We continue to improve and modernise the UK’s border and immigration system, which will now include moves toward further digitisation. These changes are required to facilitate the planned move toward introducing immigration permissions issued in electronic form. This will also allow trials to be undertaken that will test the operation of any new system. The rules are also being changed to permit holders of standard visit visas to transit the UK rather than having to get a different type of visa. This builds on the work, begun in April 2015, to simplify the Immigration Rules for visitors.

This statement has also been made in the House of Lords: HLWS319
WS
Home Office
Made on: 07 December 2017
Made by: Brandon Lewis (The Minister of State for Immigration)
Commons

The National Transfer Scheme

The Government remains committed to helping and supporting children in need of international protection. In the year ending September 2017, the UK granted asylum or another form of leave to almost 9,000 children and nearly 49,000 children since 2010. Last month, we published a safeguarding strategy which sets out our vision and commitment to caring for and supporting unaccompanied asylum-seeking and refugee children. We look forward to working with partners to implement the actions in that strategy.

We have seen a significant increase in the number of unaccompanied asylum-seeking children in the UK in recent years and this has placed pressure on a small number of local authorities; particularly those - such as Kent and Croydon. On 1 July 2016, the Government launched the National Transfer Scheme (NTS) for unaccompanied asylum-seeking children. The NTS is a voluntary scheme that supports local authorities to transfer responsibility for unaccompanied children who are already in the UK to another local authority. The scheme seeks to achieve a fairer allocation of caring responsibilities across the country so that all children get the care and support they need.

The NTS has made significant progress. As at 1 October 2017, the scheme had transferred 555 unaccompanied asylum-seeking children to other local authorities. The Government is very grateful for the way that participating local authorities have volunteered to care for unaccompanied children through the NTS. However, it is clear that there is more to do to ensure that no local authority is asked to look after more children than its local services can cope with and that the children receive the right level of care. There are approximately 4,500 unaccompanied asylum-seeking and refugee children in local authority care in England and a small number of local authorities continue to look after a disproportionately high number of unaccompanied asylum-seeking children.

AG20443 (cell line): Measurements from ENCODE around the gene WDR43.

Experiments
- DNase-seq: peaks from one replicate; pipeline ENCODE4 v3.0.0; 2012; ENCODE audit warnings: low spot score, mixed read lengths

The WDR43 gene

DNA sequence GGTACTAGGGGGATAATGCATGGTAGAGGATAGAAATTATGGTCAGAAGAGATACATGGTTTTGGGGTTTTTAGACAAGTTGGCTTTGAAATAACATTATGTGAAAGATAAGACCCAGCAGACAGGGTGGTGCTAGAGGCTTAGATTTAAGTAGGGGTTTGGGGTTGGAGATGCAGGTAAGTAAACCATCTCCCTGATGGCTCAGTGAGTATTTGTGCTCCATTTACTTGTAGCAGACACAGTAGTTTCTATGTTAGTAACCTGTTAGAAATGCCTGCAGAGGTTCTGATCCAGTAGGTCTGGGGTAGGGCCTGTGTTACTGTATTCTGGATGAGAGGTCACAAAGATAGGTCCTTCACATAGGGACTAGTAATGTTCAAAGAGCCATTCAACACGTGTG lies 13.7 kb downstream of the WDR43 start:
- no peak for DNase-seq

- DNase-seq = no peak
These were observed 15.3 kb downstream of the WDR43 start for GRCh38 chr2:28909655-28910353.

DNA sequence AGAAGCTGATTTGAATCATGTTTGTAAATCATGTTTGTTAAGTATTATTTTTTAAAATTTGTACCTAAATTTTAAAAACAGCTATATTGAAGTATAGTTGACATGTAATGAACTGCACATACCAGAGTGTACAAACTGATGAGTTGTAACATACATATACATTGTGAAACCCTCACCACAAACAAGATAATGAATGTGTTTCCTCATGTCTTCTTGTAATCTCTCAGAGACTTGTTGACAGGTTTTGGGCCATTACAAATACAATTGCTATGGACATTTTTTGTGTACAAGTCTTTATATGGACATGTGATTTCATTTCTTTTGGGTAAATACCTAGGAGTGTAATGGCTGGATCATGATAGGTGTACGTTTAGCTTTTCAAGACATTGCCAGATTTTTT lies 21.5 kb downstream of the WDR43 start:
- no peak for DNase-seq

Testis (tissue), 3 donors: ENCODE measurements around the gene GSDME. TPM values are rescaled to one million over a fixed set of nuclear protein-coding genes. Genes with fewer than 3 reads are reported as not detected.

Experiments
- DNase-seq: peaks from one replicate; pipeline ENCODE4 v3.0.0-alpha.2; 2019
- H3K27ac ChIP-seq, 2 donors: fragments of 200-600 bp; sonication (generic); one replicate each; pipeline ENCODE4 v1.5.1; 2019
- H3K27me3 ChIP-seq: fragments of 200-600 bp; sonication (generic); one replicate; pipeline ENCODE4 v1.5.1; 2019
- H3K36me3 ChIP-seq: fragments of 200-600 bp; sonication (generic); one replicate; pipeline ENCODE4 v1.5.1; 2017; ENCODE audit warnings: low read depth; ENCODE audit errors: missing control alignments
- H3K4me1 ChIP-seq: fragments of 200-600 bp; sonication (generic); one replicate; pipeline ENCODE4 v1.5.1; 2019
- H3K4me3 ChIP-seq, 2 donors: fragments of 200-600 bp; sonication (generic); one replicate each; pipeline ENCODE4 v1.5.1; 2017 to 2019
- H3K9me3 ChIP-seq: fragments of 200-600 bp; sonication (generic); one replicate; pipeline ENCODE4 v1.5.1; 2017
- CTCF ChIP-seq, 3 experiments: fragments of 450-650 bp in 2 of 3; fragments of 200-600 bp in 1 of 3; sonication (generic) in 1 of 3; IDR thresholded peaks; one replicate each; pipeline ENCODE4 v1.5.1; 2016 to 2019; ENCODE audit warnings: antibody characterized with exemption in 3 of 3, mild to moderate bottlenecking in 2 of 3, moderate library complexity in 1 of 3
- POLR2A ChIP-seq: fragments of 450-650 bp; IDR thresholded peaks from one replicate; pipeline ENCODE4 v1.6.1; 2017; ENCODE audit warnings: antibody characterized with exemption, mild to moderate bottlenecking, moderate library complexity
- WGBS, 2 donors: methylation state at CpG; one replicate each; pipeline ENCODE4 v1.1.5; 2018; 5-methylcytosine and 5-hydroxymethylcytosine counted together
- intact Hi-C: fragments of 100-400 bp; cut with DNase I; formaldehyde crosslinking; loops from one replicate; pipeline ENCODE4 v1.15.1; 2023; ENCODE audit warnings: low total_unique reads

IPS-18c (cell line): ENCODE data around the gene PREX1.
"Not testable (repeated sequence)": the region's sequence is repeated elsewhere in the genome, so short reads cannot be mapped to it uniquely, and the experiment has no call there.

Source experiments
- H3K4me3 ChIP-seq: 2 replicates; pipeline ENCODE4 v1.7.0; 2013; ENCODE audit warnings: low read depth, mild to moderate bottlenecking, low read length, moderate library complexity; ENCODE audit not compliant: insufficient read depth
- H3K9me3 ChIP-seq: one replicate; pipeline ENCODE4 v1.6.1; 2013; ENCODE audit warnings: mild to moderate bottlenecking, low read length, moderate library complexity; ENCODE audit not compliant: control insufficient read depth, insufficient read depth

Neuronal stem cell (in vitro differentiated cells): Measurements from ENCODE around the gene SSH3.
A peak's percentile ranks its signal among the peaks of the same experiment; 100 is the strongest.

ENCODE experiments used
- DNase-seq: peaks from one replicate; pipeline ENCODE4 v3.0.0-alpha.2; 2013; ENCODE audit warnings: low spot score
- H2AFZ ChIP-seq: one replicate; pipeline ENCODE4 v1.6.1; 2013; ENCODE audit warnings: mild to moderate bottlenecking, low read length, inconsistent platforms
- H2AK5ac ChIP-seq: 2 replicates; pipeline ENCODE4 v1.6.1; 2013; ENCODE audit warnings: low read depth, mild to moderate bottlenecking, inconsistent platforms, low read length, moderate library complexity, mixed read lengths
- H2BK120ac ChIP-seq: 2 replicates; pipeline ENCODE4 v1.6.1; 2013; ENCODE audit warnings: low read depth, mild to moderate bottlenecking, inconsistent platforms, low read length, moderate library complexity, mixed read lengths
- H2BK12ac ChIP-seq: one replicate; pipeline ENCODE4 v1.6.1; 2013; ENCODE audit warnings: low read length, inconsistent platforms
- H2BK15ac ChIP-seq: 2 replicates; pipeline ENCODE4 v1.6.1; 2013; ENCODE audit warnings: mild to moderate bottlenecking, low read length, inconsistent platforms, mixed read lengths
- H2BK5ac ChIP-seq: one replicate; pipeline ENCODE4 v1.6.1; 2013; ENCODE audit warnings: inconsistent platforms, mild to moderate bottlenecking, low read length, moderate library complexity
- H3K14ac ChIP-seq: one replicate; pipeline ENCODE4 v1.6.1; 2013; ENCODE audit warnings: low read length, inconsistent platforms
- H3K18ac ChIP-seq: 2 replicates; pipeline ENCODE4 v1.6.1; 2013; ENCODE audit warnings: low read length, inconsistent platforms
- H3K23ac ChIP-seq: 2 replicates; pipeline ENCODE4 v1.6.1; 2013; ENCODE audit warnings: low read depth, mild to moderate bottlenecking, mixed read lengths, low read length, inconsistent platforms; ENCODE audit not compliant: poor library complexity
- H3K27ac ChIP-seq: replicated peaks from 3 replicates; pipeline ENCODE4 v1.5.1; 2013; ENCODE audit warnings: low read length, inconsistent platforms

The NTS is underpinned by provisions in the Immigration Act 2016. However, these provisions currently only apply to English local authorities, which makes it difficult for the other nations of the UK to participate.

I am pleased to be able to announce that the Government is introducing secondary legislation to extend the NTS to the whole of the United Kingdom. The statutory instrument provides a legislative base for transfer arrangements in Scotland, Wales and Northern Ireland. This will allow the relevant authorities in each nation of the UK to participate in the NTS and ensure it is a truly national scheme. The NTS is voluntary and participation will remain a decision for each respective authority. We are committed to working closely with relevant authorities and partners to ensure the NTS takes account of the unique circumstances in each nation of the UK. However, we hope that by introducing this statutory instrument, we will encourage more local authorities to step forward and volunteer to support these children.

This statement has also been made in the House of Lords: HLWS318
WS
Home Office
Made on: 30 November 2017
Made by: Brandon Lewis (The Minister of State for Immigration)
Commons

Grenfell Tower fire

I wish to inform the House that I am today introducing changes to the dedicated immigration policy for residents of Grenfell Tower and Grenfell walk.

First, I am extending the dedicated immigration policy for survivors of the Grenfell Tower tragedy.

The extension will allow survivors who have not yet come forward to do so by 31 January 2018. Providing survivors with an additional opportunity to come forward to regularise their immigration status is consistent with the Government’s objective to ensure all those directly affected receive the support they need.